Anyone who has had the opportunity to be an expatriate in their life, possibly identifies with some (or all) of the following challenges that life in another country implies. Each international experience is unique and personal and it is possible to learn from what other expats found difficult and challenging.
1. Miss Loved Ones
This can be a particularly difficult challenge for those who have very close ties to their family and friends. You may think, “we all have close ties to our family and friends,” but the point is, not everyone is willing to sacrifice time with them for an experience abroad. Whatever the case may be, this is an extremely difficult aspect of being an expat, as it involves missing friend’s birthdays, growing grandchildren, taking care of grandparents, end of the year parties, etc.
Luckily we live in the Internet age, where having a video conference via Skype or being part of the WhatsApp group of friends, can make us feel a little closer. Of course, it is not the same as being there in person, but something is something! And if you have a fat paycheque, you can always fly to visit your loved ones occasionally.
2. Adaptation To The New Environment
There are many factors that can hinder, even prevent, adaptation to your new destination: you do not like the area or the floor where you live, the language is a great obstacle, and colleagues do not help you to solve it, you see yourself lost at work, you do not empathize with matches, you feel alone, etc.
Many expats experience culture shocks when they travel to new countries to work. You have to learn about the local terrain, the people, the culture and how to comport yourself. Some cultures are more liberal than others and what offends them might be different from what you are used to. Therefore, it is usually advisable to be calm and take time to learn the ways of the people.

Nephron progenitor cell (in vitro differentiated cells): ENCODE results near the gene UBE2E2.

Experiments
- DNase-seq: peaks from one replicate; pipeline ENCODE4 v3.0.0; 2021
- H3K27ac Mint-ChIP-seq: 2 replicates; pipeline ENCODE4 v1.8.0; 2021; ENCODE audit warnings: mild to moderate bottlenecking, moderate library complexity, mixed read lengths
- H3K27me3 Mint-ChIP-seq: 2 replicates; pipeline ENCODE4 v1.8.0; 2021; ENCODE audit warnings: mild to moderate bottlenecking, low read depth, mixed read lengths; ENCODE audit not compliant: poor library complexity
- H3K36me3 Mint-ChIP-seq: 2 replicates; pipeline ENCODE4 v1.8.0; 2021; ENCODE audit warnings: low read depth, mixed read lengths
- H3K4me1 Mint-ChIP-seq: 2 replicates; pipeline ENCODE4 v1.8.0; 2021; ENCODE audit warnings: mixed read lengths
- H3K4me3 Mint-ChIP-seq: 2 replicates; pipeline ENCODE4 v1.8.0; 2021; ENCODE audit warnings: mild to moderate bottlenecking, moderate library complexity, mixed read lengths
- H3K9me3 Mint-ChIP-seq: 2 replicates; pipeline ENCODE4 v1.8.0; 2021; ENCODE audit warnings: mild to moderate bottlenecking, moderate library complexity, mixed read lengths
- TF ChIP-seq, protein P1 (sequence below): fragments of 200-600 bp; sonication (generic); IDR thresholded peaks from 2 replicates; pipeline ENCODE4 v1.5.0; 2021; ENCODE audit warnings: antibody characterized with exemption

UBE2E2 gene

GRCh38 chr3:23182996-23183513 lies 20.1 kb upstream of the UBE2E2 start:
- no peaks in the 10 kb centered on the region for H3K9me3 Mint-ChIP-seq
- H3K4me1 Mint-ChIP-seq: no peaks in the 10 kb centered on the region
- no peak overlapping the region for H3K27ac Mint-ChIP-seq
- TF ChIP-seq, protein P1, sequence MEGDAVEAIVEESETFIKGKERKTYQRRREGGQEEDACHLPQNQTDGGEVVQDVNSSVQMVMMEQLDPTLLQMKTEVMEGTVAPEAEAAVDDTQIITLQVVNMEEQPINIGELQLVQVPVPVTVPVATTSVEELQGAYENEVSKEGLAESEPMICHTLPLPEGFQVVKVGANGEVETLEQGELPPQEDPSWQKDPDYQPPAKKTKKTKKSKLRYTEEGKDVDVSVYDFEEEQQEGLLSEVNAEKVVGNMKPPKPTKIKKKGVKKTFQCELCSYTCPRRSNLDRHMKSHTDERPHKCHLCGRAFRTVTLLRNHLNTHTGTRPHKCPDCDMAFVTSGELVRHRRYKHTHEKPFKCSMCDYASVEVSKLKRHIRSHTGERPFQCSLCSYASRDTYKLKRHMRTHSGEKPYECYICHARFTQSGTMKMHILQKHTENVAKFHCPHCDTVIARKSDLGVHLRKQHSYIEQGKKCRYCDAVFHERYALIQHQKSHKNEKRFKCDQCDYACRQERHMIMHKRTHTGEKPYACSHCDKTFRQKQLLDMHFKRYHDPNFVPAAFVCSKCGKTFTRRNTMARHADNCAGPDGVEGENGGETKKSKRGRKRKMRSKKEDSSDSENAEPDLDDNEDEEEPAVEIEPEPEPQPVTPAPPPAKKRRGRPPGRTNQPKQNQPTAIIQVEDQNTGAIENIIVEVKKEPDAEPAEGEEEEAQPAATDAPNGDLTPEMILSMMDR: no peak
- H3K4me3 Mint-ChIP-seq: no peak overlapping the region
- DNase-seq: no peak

3. Make New Friends
This is a natural transition from point 1, that is, you miss your family and friends, so what do you do? The answer is to establish an emotional support system as soon as possible. Some expats, by their own personality and extroversion, will have an advantage in the process of creating new friends. For others, meeting new people (and in another country) can be a real martyrdom. The challenge increases if expatriates follow one after another after a few years. There are endless alternatives to make friends, from your work colleagues to the neighborhood club, language classes, in a volunteer organization, or running in the park. If you are an expat, or you are going to be, be clear that new friends are made away from home!
4. Dealing With The Government Bureaucracy
No matter which country the expat is in, this challenge seems to repeat itself anywhere. It’s just that in most cases, expats are so used to moving through the bureaucratic formalities of their own country that when they move to another, it all makes no sense. The frustration is understandable. However, we must understand that the rules in a foreign country are not designed to make foreigners comfortable, but locals are. The rest is patience, and why not a little meditation.
This frustration often starts with the immigration laws. Many expats get frustrated easily by them, especially if the immigration officials are corrupt. They always find new ways of extorting expats every now and then. They harass them every time, bringing up frivolous laws in order to get some money from them.
5. Do Any Type Of Business In A Foreign Country
This point is quite similar to point 3, although it does not only involve a government agency. It ranges from launching a new venture to managing a workforce that doesn’t share the same work ethic or having to communicate with people at headquarters who don’t have the remotest idea about cultural differences.
In some countries, starting a new business can be an odyssey, where they seem willing to do whatever they can to make you fail. For example, in some countries, it can take up to a couple of months to register a business. The process would also usually be rigorous and take a too much time to complete. However, in advanced countries, you can get this done online in a couple of days.
The important thing is to have realistic expectations.